I Don’t Really Want To Die, I Only Want The Pain To Stop

Therapy day tomorrow.  I wouldn’t say I’m looking forward to it, as facing up to the demons in your mind are always uncomfortable to say the least, but it no longer holds any fears.  I’ve accepted I’m mentally ill, have been for a long, long time, and that Lesley is here to put a stop to that.

One of things I’m about to  do in preparation for our session, as almost any patient will have done (and mentioned throughout my therapy logs) are the ‘scores on the doors’ questions to gauge your levels of depression, stress and anxiety.

A question on the form has put me in a bit of a quandary.  It’s asking that have I in the past fortnight had thoughts I’d be better off dead or hurting myself in any way.  I have done once.  The columns, however, only have no, several days, most days or every day.

Not to worry, how that turns out will be part of therapy.  The issue, we all know, is having suicidal or self harming thoughts in the first place.  How the hell does life get to the stage where death is the favoured option?

I can’t be sure about anything prior to leaving school but I do know that soon after starting work, I was made to feel so useless, so ugly, so frightened, that suicide was blessed relief.  I’d stand at a subway platform and think how quick and easy it would be to jump and end it all.

Another time was a lot more puzzling.  I’d left my long term partner a few years ago and over the upset, was in a steady, well paid job, seeing plenty of friends, and dating when I wanted to.

As I began wandering home one afternoon I saw a bus heading towards me.  The next instant a voice in my head said “I wish I was under that.”  Clearly something subconscious was eating away at me.  What facade I was trying to hide I consciously never knew.  Even now, it’s still a bit confusing to think about it.

These were just a couple of highlighted occasions, at either end of the scale, showing that suicidal thoughts can strike at any time, for any reason, which may not even be readily apparent to you.  It’s a hell of a tough life knowing your mind can treat you like this at any moment.  An absolute nightmare.

magnolia not okay

What really doesn’t help is the myths spouted occasionally in everyday conversation if either a high profile or close to home suicide is in the news.  I’ve heard these things said:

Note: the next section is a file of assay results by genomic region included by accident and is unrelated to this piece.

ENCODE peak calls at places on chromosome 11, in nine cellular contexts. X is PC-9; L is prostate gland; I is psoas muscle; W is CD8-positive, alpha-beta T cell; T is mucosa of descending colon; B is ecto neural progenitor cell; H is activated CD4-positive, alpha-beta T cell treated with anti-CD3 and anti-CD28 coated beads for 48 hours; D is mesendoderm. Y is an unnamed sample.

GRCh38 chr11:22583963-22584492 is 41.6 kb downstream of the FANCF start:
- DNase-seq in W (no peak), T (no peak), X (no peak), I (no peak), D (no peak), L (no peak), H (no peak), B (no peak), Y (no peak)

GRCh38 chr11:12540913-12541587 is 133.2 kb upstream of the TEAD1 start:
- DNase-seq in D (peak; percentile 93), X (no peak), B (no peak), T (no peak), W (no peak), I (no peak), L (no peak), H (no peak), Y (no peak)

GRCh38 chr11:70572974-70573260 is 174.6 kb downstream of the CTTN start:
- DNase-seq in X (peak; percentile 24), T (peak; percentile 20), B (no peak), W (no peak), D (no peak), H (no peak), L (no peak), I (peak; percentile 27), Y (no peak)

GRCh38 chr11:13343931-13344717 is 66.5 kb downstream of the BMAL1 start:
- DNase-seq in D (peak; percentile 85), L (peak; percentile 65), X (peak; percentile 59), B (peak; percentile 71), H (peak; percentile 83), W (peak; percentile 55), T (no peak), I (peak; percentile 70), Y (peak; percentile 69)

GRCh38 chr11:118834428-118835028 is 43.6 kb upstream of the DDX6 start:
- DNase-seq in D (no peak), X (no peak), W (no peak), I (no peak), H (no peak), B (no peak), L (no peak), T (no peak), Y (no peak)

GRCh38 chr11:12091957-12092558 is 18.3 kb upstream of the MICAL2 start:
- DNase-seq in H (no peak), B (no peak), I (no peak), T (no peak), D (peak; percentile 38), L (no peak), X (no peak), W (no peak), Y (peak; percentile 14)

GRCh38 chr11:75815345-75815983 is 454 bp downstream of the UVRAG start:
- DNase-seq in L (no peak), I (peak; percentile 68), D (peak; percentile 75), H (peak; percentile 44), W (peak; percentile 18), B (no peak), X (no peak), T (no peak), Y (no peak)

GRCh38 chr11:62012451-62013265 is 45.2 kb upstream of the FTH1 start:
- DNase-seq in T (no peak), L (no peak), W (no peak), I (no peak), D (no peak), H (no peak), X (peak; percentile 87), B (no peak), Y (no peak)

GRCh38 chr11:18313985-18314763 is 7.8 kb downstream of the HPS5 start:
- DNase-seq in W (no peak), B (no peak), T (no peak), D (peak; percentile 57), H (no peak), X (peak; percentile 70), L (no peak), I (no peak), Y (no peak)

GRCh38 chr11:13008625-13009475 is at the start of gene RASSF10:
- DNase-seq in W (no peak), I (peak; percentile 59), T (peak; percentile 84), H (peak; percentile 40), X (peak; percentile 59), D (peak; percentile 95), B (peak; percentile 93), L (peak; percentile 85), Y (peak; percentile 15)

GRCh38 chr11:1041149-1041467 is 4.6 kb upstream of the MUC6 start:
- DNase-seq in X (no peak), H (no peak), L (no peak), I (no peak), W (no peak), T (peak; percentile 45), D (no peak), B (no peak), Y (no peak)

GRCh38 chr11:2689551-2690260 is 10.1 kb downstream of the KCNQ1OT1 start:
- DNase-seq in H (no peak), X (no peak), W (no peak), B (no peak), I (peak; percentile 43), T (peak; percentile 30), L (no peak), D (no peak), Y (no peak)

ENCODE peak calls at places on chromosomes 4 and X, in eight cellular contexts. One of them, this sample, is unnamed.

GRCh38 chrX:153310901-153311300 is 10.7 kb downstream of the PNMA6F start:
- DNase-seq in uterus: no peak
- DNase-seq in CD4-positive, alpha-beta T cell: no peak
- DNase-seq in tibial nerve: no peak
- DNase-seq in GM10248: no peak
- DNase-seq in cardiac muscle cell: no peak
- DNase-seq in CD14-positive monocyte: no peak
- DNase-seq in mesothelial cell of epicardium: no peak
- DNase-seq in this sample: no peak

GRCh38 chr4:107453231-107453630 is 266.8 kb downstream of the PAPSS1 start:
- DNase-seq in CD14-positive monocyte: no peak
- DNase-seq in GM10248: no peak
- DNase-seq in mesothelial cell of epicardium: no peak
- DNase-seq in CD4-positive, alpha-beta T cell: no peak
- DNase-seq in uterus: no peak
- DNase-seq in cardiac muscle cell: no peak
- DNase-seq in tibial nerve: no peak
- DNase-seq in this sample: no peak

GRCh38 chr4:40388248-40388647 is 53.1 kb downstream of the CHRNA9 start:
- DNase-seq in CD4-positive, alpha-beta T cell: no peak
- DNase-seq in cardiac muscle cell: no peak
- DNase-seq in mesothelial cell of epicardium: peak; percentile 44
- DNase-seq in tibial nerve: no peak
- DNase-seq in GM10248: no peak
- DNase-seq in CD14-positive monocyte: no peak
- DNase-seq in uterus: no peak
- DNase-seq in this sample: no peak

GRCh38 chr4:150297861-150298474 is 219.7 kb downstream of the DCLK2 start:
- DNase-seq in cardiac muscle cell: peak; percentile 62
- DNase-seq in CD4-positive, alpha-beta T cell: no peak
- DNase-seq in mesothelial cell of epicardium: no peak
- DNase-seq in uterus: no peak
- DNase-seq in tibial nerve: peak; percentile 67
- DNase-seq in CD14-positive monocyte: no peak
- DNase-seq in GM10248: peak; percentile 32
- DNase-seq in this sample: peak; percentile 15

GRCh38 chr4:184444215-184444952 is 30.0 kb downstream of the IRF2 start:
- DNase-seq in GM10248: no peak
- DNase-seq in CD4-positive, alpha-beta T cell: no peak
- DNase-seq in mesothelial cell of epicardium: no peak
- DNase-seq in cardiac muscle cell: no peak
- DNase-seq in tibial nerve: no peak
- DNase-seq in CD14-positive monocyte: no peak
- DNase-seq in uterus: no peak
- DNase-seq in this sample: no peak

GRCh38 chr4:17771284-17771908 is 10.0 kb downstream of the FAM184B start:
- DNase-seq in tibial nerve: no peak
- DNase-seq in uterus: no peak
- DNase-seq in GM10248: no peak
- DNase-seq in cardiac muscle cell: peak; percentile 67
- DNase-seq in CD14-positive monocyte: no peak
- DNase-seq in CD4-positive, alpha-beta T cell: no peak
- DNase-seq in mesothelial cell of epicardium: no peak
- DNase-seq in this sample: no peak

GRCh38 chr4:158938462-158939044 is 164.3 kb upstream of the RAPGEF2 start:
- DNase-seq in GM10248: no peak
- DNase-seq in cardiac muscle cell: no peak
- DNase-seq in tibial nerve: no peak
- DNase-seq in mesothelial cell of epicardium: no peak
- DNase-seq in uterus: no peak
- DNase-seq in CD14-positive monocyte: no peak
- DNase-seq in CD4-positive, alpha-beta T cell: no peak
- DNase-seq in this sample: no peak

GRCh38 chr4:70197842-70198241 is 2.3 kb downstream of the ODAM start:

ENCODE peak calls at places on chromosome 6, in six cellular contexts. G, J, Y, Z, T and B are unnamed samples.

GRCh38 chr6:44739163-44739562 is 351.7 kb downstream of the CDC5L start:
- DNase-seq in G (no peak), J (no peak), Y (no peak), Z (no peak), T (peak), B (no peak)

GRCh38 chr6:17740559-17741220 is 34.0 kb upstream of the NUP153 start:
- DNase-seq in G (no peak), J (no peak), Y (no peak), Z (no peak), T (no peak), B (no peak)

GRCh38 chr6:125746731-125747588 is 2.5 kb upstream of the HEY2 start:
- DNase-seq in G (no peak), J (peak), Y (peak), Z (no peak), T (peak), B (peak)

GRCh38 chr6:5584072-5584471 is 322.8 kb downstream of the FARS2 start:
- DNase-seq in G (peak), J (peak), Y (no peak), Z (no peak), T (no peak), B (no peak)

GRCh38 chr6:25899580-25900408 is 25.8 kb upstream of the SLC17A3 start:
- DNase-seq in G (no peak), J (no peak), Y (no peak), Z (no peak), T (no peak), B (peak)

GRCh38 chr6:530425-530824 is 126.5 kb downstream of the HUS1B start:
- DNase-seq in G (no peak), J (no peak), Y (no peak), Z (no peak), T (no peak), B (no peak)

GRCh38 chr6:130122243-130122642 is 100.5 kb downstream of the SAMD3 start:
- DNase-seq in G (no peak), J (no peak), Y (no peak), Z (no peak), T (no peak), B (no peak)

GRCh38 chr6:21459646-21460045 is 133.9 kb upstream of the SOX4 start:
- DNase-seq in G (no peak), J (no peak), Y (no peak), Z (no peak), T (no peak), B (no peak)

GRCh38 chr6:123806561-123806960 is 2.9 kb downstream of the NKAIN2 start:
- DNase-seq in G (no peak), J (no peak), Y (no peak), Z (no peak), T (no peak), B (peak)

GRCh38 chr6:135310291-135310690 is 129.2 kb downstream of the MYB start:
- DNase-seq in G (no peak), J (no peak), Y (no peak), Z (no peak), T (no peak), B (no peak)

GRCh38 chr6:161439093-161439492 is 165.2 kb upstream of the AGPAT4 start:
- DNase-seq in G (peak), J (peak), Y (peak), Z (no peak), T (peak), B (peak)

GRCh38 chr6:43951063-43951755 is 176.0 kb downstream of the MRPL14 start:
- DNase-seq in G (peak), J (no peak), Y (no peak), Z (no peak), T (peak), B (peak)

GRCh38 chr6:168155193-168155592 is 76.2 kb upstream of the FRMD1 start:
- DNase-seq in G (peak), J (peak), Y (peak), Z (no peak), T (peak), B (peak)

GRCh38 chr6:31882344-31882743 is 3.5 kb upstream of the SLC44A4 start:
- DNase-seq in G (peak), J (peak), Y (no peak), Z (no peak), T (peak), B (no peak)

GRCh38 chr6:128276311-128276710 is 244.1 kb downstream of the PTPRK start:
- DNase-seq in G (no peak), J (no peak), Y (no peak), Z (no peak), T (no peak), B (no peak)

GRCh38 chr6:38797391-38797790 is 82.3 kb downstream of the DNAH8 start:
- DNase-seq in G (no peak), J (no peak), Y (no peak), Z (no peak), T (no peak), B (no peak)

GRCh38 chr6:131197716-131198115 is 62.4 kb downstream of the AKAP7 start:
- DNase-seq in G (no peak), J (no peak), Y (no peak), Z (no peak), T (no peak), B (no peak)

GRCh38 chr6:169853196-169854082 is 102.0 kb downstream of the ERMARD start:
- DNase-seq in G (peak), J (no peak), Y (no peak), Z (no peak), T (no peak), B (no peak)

“They’re just being selfish.”  So easy to say from the benefit of a non-suicidal mind.  In fact it’s the opposite.  A person in that state of mind believes, as I have done on numerous occasions, that their death will be worth more to those around them than their life.  Twisted logic it may be, but that is a pretty selfless act, giving your life believing it makes others better.

Suicide is the cowards’ way out.”  Again, said by people who have no experience or knowledge of suicidal tendencies.  If, like me, you are atheist, that is the final act you will ever do until the end of time itself.  Giving up everything, every beautiful sunrise, every moment of hope, of laughter.  Forever.  Hardly a cowardly characteristic.

It’s the easy option.”  Another well worn phrase.  If you’re scratching at your skin, with a banging headache, and vomiting, guess what?  You’re ill.  If you can’t get out of bed, in tears, believing that you can’t go on and better off dead, guess what?  You’re ill.   Dealing with physical symptoms is often simple.  But mental illness, hidden from the outside world, suffering in silence, tormented to the point of taking your life?  Just how ‘easy’ is that?

Cheer up.”  This often ends in the person saying that suffering one of those physical symptoms that are often simple to deal with.  But painful nonetheless.

Believe me, that theme from M*A*S*H is so so wrong.  Suicide is painful beyond reason.  It’s not something to be dismissed either.  For me, though, it’s not that I want my life to end.  It’s just that at certain times, the pain seems so unrelenting, so unbearable, it’s the best route to take.

It isn’t, of course, and I’ve been extremely fortunate to either have a small shred of reasoning in my mind that there’s another way, or I’ve had people around to stop me taking that step.  The plans, though, as well as the thoughts, have been there, on plenty of occasions.

I’m not sure where I’m heading with this.  It’s just something I wanted to get off my chest.  If any of it strikes a chord with you, and you want to, get in touch.  The four things you can guarantee from me is not hearing those damn phrases above.

I know where I’m heading now though.  To supper.  And then, tomorrow, to therapy.  If you’re reading this, Lesley, we may have some issues to cover.

And don’t forget the magnolia plant.


2 thoughts on “I Don’t Really Want To Die, I Only Want The Pain To Stop

  1. I’m so sorry you’re struggling. I’ve gotten through some really hard times and as a result, created my blog and felt an unexplainable amount of relief from doing so. I hope writing gives you a sense of comfort as well. I really connected with the begining of our post and in fact, I have a post saying ‘it’s not that you don’t want to live, it’s that you’ve forgotten how.’ Please feel free to check it out http://youngandtwenty.com/2014/04/10/1164/ I know it can help relating to others.


  2. Good job of addressing and countering the four myths of suicide. I too have heard these things said in response to a suicide, and it makes me cringe…


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